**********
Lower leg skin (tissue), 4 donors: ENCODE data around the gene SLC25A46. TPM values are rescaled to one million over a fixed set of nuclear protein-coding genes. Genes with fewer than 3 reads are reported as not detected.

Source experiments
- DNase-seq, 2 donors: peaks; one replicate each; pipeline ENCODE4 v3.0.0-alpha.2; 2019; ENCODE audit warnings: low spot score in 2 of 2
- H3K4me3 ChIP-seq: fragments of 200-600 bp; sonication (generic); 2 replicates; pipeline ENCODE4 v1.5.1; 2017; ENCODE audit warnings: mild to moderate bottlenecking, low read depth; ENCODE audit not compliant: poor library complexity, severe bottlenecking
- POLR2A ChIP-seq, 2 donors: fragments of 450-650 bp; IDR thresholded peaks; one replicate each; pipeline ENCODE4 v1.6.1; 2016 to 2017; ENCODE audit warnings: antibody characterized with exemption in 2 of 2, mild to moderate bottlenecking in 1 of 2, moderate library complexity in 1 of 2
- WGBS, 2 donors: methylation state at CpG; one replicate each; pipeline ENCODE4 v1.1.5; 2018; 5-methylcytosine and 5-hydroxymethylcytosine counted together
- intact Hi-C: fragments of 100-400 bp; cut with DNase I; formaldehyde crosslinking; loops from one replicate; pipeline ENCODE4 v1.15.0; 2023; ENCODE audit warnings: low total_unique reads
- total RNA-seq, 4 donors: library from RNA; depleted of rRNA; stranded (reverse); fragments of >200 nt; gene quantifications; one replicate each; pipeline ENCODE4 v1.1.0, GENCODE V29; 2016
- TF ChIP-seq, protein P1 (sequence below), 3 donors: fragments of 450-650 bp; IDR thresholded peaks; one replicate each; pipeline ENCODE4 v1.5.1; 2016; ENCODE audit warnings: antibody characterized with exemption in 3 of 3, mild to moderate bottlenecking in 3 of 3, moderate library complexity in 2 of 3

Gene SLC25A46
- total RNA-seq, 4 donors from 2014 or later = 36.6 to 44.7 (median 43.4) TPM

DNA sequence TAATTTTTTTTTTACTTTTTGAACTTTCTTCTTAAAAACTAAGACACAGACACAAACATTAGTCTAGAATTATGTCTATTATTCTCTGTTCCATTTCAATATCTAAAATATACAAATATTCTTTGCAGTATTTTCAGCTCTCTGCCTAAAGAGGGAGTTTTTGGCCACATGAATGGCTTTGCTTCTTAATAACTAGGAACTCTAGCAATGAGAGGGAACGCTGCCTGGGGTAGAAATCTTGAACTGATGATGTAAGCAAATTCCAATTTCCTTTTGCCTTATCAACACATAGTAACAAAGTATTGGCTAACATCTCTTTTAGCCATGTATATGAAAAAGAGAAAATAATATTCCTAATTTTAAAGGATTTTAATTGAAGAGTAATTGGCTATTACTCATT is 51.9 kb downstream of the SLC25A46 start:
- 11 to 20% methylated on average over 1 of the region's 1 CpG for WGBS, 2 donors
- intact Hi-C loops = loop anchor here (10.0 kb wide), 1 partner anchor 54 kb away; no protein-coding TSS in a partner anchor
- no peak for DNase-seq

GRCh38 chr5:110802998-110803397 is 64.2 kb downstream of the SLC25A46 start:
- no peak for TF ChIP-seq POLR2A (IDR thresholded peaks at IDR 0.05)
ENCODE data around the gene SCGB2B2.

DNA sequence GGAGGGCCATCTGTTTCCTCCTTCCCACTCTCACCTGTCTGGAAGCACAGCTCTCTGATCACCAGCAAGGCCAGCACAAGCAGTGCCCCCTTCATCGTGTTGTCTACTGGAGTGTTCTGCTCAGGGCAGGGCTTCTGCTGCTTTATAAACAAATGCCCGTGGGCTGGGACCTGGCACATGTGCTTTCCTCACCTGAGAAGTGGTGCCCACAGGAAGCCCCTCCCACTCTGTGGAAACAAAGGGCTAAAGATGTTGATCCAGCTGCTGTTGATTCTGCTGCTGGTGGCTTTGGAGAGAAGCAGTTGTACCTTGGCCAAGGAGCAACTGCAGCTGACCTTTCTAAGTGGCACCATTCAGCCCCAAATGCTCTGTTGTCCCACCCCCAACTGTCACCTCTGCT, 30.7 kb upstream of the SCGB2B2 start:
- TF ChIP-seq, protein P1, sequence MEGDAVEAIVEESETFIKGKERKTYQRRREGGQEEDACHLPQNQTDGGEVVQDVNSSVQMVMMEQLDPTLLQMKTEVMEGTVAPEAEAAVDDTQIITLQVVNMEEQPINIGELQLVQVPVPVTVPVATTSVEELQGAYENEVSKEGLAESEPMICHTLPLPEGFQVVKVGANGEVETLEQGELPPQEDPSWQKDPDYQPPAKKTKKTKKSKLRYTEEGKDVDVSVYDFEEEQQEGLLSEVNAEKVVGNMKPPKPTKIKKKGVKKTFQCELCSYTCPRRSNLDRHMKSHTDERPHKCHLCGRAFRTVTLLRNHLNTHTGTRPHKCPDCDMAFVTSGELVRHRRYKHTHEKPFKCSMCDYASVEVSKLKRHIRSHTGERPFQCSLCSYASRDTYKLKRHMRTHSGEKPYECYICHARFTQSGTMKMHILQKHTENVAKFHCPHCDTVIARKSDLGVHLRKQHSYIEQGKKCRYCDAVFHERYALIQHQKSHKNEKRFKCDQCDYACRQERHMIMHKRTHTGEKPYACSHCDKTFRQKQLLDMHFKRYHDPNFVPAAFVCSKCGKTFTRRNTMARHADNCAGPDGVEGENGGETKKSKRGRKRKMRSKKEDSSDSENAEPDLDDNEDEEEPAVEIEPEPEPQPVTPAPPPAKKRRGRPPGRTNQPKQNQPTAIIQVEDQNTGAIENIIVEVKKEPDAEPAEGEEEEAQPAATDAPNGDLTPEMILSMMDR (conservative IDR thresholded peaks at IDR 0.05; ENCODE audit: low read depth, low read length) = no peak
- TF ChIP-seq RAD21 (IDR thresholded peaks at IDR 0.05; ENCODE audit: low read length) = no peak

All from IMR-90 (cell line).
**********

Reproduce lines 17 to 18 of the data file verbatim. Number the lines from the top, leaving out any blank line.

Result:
- no peak for TF ChIP-seq POLR2A (IDR thresholded peaks at IDR 0.05)
ENCODE data around the gene SCGB2B2.